The Law of Attraction: Study Finds It takes Time to Love Unattractive People

Attractiveness and traditional mate values decrease over time giving way for more personal and unique desirable traits to be appreciated.
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A couple hold hands as they walk through downtown Sydney with their shopping from Australian department store retailer Myer, March 6, 2014.
A couple hold hands as they walk through downtown Sydney with their shopping from Australian department store retailer Myer, March 6, 2014. REUTERS/Jason Reed REUTERS/Jason Reed

While most people find the beginning stages of a relationship to be the most exciting, it's oftentimes the most difficult. Attractiveness and one's exterior qualities are given the most weight because generally, people are more attracted to those who are well, attractive. 

As people only begin to get to know each other, the physical aspects of a person are the most highly accentuated because it is the one that's easily identified. 

However, a recent study conducted by the University of Texas, Austin found that even though people would find beautiful people more attractive at first, over time, opinions change and as people get to know each other better, other important characteristics attract us. 

In order to delve deeper into mate value, the research consisted of three experiments, "In Study 1, participants described their personal conceptions of mate value and revealed themes consistent with classic and relational approaches. Study 2 used a social relations model blocked design to assess target and relationship variances in participants' romantic evaluations of opposite-sex classmates at the beginning and end of the semester. In Study 3, a one-with-many design documented target and relationship variances among long-term opposite-sex acquaintances."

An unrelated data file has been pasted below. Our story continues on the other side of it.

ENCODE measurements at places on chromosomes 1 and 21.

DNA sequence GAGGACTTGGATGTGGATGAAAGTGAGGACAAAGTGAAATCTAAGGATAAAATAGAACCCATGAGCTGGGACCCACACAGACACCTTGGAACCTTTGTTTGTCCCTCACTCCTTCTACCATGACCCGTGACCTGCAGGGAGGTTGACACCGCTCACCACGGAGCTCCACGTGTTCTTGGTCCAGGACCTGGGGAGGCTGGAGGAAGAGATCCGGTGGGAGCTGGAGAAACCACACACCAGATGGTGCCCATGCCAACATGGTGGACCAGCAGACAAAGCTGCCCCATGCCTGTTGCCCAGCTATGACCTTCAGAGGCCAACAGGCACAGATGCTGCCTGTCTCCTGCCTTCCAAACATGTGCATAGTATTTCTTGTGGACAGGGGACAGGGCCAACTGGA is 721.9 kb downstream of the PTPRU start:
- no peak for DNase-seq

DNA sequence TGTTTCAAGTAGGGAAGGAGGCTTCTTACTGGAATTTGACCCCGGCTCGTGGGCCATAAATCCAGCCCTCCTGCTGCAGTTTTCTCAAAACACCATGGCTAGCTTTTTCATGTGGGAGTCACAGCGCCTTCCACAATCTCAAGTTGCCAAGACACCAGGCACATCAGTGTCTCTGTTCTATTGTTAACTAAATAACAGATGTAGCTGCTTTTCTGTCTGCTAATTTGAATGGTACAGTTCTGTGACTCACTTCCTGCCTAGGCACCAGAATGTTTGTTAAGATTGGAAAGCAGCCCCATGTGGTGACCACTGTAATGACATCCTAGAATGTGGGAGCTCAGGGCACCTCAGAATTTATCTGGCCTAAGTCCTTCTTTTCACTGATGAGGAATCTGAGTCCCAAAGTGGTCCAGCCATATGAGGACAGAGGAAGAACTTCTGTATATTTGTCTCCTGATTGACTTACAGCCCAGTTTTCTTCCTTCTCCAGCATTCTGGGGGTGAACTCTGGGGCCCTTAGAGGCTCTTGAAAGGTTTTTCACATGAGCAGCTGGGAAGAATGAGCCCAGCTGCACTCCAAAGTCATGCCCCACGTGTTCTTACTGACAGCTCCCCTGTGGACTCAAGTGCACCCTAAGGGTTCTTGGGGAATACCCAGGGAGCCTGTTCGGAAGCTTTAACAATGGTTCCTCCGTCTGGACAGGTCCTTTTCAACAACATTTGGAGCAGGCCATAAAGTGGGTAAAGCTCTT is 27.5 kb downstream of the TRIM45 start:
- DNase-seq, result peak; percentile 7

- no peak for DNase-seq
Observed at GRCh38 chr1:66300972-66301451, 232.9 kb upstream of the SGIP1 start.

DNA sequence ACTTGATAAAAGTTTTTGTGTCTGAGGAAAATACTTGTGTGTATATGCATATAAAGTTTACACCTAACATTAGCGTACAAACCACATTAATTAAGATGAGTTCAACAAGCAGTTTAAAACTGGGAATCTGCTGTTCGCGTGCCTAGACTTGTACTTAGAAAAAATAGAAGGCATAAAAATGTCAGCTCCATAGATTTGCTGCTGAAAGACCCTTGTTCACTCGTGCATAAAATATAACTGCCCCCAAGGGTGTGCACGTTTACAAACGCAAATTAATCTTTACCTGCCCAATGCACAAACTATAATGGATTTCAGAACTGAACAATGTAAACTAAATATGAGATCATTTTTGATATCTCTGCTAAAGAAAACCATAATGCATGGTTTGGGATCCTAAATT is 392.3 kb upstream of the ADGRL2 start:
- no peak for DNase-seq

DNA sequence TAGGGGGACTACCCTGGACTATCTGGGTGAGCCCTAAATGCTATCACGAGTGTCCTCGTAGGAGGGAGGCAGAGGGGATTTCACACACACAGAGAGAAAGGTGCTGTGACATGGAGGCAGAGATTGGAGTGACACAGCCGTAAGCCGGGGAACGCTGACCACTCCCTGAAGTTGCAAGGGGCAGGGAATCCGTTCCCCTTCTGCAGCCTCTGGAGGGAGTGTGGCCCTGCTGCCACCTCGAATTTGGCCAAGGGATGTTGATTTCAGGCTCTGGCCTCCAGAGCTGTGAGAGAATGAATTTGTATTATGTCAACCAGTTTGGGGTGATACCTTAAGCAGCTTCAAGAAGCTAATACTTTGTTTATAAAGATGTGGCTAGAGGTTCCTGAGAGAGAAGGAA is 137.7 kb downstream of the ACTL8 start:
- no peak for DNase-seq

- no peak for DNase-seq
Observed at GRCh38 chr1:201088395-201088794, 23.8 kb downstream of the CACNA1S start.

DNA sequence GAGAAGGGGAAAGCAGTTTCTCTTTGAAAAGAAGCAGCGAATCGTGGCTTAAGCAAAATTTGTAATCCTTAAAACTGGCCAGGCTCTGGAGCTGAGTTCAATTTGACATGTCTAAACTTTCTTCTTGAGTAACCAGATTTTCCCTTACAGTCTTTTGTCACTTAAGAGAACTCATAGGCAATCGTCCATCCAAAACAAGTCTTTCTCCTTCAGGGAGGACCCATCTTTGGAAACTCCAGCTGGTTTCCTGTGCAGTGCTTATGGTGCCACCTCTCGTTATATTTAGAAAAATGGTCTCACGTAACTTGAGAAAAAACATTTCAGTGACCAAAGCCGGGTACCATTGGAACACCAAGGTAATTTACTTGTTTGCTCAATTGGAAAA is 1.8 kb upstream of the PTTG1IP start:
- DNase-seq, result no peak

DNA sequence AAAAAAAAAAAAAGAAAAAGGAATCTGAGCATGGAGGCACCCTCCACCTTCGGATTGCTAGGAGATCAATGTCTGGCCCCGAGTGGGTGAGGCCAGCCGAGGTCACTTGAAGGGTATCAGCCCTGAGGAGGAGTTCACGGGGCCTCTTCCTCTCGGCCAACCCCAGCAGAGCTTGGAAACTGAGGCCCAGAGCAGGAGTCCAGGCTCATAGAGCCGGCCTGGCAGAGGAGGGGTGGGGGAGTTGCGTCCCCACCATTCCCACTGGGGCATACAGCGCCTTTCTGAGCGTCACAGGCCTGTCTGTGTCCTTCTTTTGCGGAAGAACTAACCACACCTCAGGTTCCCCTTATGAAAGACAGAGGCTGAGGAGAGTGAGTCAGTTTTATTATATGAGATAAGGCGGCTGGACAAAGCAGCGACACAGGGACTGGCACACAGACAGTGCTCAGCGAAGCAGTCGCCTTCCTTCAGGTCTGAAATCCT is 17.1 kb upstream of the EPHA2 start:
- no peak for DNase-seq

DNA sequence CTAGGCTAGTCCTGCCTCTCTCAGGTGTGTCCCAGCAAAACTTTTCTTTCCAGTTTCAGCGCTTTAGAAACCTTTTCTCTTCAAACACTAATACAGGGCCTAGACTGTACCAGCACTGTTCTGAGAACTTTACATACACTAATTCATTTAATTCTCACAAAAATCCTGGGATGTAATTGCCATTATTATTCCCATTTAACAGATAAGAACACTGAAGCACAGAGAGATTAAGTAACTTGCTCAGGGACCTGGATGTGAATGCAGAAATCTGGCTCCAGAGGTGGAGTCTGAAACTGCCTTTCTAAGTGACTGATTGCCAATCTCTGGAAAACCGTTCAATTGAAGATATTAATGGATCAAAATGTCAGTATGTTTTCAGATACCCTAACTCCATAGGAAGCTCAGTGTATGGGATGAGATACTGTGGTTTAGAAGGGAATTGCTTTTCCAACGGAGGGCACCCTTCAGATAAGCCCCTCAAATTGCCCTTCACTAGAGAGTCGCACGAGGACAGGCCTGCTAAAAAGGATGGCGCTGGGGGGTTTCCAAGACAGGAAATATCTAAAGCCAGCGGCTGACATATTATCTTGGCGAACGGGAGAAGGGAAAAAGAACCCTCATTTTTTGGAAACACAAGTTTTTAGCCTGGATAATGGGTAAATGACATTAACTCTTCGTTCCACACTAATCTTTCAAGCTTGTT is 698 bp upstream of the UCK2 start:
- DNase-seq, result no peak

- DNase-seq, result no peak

"Despite the unbalanced distribution of desirable traits in the population, mating pursuits take place on a more-or-less even playing field in which most people have a strong chance of being satisfied with their romantic outcomes," explained Dr. Paul Eastwick as quoted by Medial Daily , assistant professor in the department of human development and family sciences, and Lucy L. Hunt, a doctoral student. 

In the beginning stages of a relationship, while other desirable qualities like one's physique, strength, charisma and professional success may make women swoon, those characteristics that separate the haves from the have nots, uniqueness can also be measured. 

According the the article on the subject published by the , Eastwick summarizes his findings by saying that as people spend more time with each other and get to know one another better, the consensus about desirable traits decreases and more emphasis is placed on one's uniqueness and personality traits. 

There is hope for everyone, "So if you do not have a high mate value, take heart. All you need is for others to have the patience to get to know you, and a more level playing field should follow," concluded the author

Their research appears in the Journal of Personality and Social Psychology. See the research here.   

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